A series of tragic events in Quebec has brought the suspect’s mental health into the spotlight, but a Canadian research chair says the debate risks unfairly stigmatizing those with mental illness.
A police officer in Quebec was killed on March 27, the latest in a series of seemingly random violent attacks in the province that have raised questions about the suspect’s mental health.
The man who allegedly stabbed Sgt. Maureen Breau, who died in a small town 100 kilometers northeast of Montreal, had a history of mental health problems and was found not criminally responsible for past crimes on at least five occasions.
Other recent incidents in the province include an alleged bus attack at a daycare center in Laval, Que., that left two children dead; three pedestrians killed when they were run over by a pickup truck in the eastern town of Amqui; The teen was charged with stabbing three members of his family.
In the wake of the tragedy, Quebec Premier François Legault and other politicians have highlighted the need for better mental health care services, even raising concerns about involuntary treatment.
Emmanuelle Bernheim, a law professor at the University of Ottawa and Canada Research Chair in Mental Health and Access to Justice, said the rush to link violence and mental health is based on a “false association.” Research doesn’t show that people with mental illness are more likely to use violence than others, she said.
If anything, they are often victims of crime, she said. Yet the stereotype persists — perhaps because people need to make sense of tragedy, Bernheim added.
“I think it shows that we can’t handle this kind of behavior,” she said in a recent interview.
Legault described Breau’s death last week as “another violent tragedy,” adding that “there was clearly a mental health issue.” He pledged to ensure that at-risk patients received prompt treatment.
After a man driving a pickup truck crossed a sidewalk in Amqui, killing three pedestrians and injuring eight, Legault urged Quebecers to intervene when someone around them showed “worrying signs.” The Prime Minister also suggested that those who do not receive treatment may need to be forced to.
Bernheim said she found the prime minister’s comments “problematic” because they would create mistrust of people with mental illness. In addition, she noted that requests for involuntary admission and compulsory treatment for mental health have increased dramatically in recent years.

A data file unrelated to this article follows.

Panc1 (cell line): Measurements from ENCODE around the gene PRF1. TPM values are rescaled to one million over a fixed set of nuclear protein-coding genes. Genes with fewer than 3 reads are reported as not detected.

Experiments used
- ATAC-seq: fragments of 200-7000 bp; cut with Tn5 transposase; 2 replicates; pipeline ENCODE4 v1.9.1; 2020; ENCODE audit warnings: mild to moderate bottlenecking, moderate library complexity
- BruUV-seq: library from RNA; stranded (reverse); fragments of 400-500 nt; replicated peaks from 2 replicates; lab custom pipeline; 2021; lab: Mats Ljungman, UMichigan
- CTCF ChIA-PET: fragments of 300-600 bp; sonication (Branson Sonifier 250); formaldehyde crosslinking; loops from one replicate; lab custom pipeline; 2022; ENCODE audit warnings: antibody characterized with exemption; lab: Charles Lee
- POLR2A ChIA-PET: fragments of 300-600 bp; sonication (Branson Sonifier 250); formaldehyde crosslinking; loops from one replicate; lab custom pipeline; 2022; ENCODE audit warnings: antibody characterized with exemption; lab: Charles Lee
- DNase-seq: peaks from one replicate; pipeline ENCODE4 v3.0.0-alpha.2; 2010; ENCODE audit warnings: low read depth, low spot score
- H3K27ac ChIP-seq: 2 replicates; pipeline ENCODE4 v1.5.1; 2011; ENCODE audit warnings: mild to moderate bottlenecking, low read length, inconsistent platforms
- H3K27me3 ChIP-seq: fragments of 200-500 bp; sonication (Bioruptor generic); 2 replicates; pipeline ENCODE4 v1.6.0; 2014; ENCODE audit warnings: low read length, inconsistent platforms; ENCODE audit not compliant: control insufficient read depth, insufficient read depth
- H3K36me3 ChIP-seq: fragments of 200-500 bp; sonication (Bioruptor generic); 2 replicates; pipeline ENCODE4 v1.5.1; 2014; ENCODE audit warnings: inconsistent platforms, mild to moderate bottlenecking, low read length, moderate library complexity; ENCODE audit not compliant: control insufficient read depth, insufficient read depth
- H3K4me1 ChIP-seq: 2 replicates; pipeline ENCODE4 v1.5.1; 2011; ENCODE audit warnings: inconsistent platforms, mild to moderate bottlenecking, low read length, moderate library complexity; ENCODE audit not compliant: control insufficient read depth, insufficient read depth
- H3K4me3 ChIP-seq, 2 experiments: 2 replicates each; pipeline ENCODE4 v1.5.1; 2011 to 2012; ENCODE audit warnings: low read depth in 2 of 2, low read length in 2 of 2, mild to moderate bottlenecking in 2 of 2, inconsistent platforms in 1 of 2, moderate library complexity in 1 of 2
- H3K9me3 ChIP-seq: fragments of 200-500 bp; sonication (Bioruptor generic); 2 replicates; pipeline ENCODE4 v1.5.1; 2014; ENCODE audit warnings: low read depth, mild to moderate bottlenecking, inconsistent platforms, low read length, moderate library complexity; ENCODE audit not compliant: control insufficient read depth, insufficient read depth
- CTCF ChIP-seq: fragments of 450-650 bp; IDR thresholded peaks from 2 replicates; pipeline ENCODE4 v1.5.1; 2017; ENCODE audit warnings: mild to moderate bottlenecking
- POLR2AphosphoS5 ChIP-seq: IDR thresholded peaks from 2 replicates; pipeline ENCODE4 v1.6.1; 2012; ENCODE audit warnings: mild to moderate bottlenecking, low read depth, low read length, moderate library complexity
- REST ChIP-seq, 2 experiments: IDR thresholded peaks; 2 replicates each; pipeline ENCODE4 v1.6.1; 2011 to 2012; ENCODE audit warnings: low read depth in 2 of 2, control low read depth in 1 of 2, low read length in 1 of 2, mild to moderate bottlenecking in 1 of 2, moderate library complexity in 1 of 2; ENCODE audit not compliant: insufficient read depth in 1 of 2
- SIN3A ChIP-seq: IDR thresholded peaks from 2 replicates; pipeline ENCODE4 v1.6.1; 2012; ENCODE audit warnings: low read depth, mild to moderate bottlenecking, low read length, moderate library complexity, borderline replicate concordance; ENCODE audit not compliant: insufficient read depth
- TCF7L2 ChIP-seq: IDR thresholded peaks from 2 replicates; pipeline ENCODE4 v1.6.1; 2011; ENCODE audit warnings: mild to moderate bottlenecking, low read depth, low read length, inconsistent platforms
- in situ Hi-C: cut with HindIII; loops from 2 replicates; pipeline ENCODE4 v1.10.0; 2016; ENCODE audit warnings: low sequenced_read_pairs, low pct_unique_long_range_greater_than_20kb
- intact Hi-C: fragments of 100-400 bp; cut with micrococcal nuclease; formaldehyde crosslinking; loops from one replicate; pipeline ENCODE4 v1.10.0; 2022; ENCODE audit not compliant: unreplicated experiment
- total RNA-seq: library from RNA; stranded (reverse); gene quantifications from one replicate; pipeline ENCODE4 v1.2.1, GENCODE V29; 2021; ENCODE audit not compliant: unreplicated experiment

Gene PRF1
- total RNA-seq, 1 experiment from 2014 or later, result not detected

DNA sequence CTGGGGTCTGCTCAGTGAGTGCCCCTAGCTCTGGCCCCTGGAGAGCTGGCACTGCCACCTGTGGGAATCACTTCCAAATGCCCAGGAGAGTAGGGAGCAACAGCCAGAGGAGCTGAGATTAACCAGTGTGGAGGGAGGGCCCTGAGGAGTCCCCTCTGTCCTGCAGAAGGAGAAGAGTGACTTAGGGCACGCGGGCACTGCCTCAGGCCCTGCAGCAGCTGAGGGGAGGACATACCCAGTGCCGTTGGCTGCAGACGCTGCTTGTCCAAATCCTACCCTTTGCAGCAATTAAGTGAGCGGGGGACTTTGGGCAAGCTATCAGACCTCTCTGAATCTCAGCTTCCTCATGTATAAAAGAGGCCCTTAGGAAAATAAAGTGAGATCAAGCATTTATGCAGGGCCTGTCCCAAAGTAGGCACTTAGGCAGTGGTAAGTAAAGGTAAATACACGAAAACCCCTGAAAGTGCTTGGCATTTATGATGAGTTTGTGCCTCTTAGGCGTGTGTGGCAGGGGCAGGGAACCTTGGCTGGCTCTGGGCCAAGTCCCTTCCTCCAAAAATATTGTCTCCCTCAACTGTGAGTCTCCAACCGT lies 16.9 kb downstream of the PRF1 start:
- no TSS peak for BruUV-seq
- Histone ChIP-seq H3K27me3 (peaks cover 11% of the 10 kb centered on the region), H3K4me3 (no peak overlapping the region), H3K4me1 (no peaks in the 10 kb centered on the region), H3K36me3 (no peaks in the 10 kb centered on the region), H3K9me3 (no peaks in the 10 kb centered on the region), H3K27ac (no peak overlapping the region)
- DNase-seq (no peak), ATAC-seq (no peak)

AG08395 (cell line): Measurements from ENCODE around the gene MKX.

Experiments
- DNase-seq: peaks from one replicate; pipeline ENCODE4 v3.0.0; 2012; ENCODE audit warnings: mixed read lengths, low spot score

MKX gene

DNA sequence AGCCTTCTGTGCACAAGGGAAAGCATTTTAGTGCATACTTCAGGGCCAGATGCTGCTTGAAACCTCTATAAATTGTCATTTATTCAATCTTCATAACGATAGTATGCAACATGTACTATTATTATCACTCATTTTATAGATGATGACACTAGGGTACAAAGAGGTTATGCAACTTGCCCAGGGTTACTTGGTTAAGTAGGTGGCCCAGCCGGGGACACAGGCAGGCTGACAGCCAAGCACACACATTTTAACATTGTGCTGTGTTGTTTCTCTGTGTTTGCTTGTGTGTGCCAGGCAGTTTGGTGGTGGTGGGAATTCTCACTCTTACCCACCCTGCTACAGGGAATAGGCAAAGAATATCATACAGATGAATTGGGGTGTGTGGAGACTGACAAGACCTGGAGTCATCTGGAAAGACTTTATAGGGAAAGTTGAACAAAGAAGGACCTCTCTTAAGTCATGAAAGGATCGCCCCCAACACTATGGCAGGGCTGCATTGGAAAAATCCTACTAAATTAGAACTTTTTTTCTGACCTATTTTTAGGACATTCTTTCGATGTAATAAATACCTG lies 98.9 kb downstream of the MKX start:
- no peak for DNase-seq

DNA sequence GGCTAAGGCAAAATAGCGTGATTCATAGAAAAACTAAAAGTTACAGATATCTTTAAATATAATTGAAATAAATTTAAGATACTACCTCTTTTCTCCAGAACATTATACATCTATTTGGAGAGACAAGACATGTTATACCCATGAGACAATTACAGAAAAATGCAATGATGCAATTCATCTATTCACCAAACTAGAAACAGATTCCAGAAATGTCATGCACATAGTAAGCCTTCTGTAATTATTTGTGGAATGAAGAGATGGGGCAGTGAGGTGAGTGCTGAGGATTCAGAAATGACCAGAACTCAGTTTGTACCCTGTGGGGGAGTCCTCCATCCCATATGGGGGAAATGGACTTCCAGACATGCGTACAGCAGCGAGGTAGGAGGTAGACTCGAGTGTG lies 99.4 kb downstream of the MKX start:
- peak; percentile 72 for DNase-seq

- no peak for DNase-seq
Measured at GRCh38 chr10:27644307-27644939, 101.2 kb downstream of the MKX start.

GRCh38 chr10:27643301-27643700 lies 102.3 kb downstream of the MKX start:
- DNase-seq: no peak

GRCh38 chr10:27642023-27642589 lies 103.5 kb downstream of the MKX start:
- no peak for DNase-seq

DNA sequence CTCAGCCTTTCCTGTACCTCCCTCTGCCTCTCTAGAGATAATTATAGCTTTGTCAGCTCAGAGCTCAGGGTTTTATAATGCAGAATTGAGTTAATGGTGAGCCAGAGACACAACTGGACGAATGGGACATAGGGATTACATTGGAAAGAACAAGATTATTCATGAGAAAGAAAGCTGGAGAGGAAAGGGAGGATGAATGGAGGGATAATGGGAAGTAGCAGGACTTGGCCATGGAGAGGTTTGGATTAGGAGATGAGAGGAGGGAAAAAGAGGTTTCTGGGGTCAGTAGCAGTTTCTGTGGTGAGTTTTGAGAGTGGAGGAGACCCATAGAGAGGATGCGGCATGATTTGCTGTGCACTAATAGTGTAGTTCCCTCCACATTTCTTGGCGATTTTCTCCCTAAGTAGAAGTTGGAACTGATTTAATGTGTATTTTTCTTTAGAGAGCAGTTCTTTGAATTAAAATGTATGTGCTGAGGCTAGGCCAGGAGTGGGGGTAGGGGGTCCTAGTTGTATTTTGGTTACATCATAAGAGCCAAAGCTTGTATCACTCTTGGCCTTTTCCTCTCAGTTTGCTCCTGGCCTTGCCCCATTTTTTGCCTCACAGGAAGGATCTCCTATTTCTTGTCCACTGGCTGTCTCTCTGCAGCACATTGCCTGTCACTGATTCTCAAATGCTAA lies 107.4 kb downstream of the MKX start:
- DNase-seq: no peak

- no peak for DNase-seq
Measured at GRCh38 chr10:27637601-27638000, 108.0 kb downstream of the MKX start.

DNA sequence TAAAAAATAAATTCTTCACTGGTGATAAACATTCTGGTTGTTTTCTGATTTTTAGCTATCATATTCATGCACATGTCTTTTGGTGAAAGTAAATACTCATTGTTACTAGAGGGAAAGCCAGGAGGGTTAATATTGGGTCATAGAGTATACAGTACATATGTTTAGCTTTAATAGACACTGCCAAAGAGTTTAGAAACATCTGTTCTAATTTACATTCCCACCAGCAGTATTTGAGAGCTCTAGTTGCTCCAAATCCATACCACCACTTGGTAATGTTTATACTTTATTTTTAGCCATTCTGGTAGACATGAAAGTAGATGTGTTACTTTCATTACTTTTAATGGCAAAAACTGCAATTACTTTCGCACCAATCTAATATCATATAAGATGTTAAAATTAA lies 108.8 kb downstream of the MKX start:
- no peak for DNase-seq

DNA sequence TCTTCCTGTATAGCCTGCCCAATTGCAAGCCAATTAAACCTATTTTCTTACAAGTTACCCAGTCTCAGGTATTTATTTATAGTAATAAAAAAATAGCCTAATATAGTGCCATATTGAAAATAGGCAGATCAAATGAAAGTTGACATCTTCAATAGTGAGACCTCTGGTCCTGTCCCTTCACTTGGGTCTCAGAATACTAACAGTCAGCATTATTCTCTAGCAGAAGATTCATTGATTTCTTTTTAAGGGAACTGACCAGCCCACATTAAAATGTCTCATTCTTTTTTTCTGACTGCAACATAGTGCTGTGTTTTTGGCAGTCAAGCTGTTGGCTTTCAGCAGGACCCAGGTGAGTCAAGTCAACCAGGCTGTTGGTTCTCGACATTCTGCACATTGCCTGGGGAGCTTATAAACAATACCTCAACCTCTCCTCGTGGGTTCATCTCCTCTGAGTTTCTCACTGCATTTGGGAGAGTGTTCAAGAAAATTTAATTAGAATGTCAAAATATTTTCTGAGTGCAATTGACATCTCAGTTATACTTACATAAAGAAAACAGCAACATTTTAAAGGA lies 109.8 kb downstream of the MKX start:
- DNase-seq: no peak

Citing government figures, she said involuntary hospital admissions had increased by almost 30 per cent between 2015 and 2020, while compulsory treatment had increased by 45 per cent.
“To say that we’re going to treat people against their will, that we’re going to hospitalize them against their will and that this will be fixed, the current approach shows that’s not the case at all,” she said, noting that such tragedies continue to happen.
While mental health has been identified as several contributing factors to the tragedy in Quebec, Bernheim noted that there are major differences between them.
On Feb. 8, a Laval Transit driver was arrested after his bus swerved into the driveway of a Laval daycare and hit the front of the building, killing two young children. Pierre Ny St-Amand, 51, faces two charges of first-degree murder and is undergoing a psychiatric evaluation to assess whether he was legally insane at the time of the alleged attack.
Steeve Gagnon, charged with intentionally driving his truck into pedestrians in Amqui, was arraigned Wednesday on three counts of first-degree murder.
While witnesses described the behavior of the two suspects, Bernheim noted that neither had a history of violent crimes nor was there any indication that they were being treated for mental illness.
The man accused of stabbing Breau was a different story. Isaac Brouillard Lessard, who was shot dead by police after allegedly stabbing the officer, has a history of mental health problems and has been found not guilty of at least five charges. The province’s Mental Health Review Board found Brouillard Lessard posed a “significant risk to public safety” in March 2022, but the board determined that risk could be adequately managed if he was properly monitored.
In that case, there may be other options, Bernheim said.
Since Breau was killed, the union representing the provincial police has said it plans to file a petition with the legislature demanding improved oversight of violent officers released and allowing police access to patient data boards from mental health review boards.
Bernheim said this could lead to situations in which all conditionally discharged people are “flagged” for violence for no reason, or to triage, “which raises the question of how and by whom.”
“The rhetoric of the past few days is helping to make a connection between mental illness and violence, and between people who are not responsible for crimes and violence without any scientific basis,” she said.
She stressed that the factors that lead to crime are complex and unpredictable, but go well beyond mental health – a term she says is vaguely defined and understood.
While Bernheim said she didn’t have the answers, she suggested that people focus on the social factors of crime, including rising inequality, lack of social services and isolation.
“We know a lot of people are really lonely; they have no one,” she said. “If they need help or support, if they don’t have someone, how do they get help or support in a situation where it’s really difficult to get services?”
Morgan Lowrie, Canadian Press
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Mental Health Quebec